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Is it better to choose a credit card with a long 0% balance transfer offer or one with a low rate that starts low and stays low?
Credit cards work well as convenience items making it easy to pay for goods and services in today’s world. By clearing the full credit card balance each month cardholders will gain the maximum benefit and not line the pockets of (formerly) bloated financial institutions with interest charged.
Modern culture has created a ‘buy now, pay later’ attitude to money which has led to many people leaving outstanding balances on their credit cards for prolonged periods of time.
By transferring balances onto other cards with 0% offers the cardholder can save hundreds of pounds in interest payments and still reduce the debt through only paying the minimum amount each month.
However if the cardholder doesn’t keep doing this at the end of every offer period the rate will revert to the card issuers standard APR which could be between 14.9% and 34.9% depending on the issuer.
It may actually be beneficial to switch to a card with a fixed low rate APR instead of one with a 0% balance transfer offer if, after the offer period, the cardholder leaves the balance were it is.
By using this EXCEL spreadsheet credit card repayment calculator (with amortization) it is possible to work out which scenario is better.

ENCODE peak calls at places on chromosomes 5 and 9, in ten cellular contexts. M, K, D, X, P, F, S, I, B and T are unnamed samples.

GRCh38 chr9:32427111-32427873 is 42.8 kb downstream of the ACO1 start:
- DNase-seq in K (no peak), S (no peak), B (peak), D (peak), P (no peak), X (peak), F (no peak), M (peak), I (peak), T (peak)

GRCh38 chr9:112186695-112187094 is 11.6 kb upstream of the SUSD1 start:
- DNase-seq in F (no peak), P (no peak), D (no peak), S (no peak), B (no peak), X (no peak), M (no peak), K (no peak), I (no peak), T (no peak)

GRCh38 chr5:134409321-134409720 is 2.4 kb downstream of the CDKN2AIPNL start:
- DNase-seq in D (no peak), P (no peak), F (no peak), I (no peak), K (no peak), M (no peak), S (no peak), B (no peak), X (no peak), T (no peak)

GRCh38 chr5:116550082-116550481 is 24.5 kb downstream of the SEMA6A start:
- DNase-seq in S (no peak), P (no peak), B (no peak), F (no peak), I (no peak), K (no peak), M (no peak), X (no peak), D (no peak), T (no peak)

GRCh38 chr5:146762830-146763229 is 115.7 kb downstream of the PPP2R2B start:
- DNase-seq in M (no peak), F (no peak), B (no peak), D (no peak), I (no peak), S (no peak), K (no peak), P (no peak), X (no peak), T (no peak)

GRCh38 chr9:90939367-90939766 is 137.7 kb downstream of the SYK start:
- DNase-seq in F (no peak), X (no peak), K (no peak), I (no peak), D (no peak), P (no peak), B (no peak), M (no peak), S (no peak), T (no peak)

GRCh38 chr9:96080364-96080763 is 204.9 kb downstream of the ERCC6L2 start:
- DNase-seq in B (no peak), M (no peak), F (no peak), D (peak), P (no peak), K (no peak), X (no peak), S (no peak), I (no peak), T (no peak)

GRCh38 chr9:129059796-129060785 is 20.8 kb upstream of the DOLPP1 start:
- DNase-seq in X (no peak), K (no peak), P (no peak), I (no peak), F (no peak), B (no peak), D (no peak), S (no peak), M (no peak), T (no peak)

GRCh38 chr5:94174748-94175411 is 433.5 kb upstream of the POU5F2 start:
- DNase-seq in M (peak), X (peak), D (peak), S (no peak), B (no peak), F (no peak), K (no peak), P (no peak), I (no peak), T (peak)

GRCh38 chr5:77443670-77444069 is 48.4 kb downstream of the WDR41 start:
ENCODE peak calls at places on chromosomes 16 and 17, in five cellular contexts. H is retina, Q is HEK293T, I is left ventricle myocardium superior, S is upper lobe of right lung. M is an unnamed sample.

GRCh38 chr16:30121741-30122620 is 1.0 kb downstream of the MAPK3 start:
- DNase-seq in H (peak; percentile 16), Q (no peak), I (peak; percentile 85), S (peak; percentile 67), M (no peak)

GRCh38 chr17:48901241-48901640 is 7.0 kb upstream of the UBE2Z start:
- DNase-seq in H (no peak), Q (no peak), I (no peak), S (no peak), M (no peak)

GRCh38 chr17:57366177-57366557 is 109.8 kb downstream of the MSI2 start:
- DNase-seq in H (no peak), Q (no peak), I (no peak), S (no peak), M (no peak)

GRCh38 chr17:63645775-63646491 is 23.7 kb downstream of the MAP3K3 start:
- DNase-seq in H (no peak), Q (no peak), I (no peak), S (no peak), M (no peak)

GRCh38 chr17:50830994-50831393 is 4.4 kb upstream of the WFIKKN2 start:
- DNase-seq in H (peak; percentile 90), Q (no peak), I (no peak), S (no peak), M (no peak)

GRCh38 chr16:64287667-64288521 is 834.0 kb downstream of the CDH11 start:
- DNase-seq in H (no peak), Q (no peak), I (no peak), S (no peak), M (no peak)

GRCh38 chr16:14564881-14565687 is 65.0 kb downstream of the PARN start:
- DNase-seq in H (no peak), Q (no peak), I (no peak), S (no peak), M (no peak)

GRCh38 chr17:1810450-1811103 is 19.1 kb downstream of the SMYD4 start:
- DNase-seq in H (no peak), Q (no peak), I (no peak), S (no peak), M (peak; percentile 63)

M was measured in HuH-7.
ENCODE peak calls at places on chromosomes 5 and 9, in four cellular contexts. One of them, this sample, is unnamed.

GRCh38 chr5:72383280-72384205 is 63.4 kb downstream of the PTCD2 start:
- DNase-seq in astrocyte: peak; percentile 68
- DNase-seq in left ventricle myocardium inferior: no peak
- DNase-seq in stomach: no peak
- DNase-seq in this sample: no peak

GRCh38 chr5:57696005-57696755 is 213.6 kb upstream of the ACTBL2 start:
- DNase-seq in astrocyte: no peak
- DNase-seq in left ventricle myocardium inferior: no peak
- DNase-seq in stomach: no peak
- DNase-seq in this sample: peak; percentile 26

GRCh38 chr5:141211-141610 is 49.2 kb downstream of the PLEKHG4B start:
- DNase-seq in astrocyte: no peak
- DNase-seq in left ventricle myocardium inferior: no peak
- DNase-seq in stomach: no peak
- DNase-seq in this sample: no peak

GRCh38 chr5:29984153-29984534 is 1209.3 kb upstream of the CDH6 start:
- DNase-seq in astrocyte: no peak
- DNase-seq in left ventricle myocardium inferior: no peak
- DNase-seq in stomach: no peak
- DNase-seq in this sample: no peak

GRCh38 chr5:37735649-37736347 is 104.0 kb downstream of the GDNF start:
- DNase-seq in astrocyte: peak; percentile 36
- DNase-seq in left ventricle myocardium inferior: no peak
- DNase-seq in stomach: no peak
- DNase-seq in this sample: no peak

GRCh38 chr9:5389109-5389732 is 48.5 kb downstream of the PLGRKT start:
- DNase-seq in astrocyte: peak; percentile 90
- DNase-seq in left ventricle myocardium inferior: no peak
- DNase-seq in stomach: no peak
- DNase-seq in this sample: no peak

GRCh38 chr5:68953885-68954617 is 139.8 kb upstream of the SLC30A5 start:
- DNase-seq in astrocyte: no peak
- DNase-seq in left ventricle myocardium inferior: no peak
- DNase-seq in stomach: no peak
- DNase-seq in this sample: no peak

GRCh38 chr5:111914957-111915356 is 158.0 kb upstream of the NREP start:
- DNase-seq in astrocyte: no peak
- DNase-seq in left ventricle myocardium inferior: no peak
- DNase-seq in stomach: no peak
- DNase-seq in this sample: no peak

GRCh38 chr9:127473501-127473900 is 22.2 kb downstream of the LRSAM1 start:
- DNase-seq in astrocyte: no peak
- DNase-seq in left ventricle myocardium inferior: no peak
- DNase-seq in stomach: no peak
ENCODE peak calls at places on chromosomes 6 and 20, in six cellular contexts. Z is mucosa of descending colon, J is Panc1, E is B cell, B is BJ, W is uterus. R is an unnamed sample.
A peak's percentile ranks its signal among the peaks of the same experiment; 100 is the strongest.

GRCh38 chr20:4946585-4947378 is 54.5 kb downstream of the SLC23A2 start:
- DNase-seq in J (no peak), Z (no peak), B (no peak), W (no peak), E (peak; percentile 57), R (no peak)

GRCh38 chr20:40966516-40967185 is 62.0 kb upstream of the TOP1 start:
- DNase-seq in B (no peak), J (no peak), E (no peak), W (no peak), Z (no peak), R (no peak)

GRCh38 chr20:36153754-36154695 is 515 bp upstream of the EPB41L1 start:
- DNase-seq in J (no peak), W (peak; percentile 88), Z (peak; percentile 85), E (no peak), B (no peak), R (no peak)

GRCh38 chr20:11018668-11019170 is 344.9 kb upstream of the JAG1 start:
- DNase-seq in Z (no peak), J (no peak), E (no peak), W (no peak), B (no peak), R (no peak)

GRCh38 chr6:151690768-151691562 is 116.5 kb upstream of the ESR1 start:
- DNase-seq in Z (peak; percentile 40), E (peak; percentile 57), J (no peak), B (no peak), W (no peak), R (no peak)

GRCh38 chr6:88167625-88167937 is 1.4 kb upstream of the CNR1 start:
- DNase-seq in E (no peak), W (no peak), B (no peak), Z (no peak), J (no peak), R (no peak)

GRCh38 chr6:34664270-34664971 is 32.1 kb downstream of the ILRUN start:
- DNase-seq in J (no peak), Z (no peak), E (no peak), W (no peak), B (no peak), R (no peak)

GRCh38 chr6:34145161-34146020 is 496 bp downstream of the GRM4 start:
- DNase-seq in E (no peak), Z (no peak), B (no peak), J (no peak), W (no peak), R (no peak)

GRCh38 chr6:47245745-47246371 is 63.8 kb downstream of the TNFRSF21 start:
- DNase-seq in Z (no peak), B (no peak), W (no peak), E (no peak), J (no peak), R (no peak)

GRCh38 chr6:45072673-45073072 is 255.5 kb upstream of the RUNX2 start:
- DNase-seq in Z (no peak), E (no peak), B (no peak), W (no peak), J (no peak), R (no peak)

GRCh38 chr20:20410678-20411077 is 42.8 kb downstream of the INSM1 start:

Using a 0% offer with 12 months and a balance of £3000, after 12 months the balance would be £2019.08 then, using the Moneysavingexpert card calculator and a typical APR of 14.9%, it will take 14 years 10 months to repay and cost £1220 in interest if only the minimum amount is repaid each month.
Compare this to the current leading fixed rate credit card Barclaycard Simplicity (according to Moneysupermarket) with a 6.8% APR then a £3000 balance being repaid with the minimum amount each month will take 12 years 10 months and only cost £654 in interest.
Of course if the cardholder switches every time the 0% offer expires (using 12 month examples) it will take 8 years 10 months to repay the debt and not cost a penny in interest. But with 3% transfer fees every year it would still cost £188.61 and of course time.
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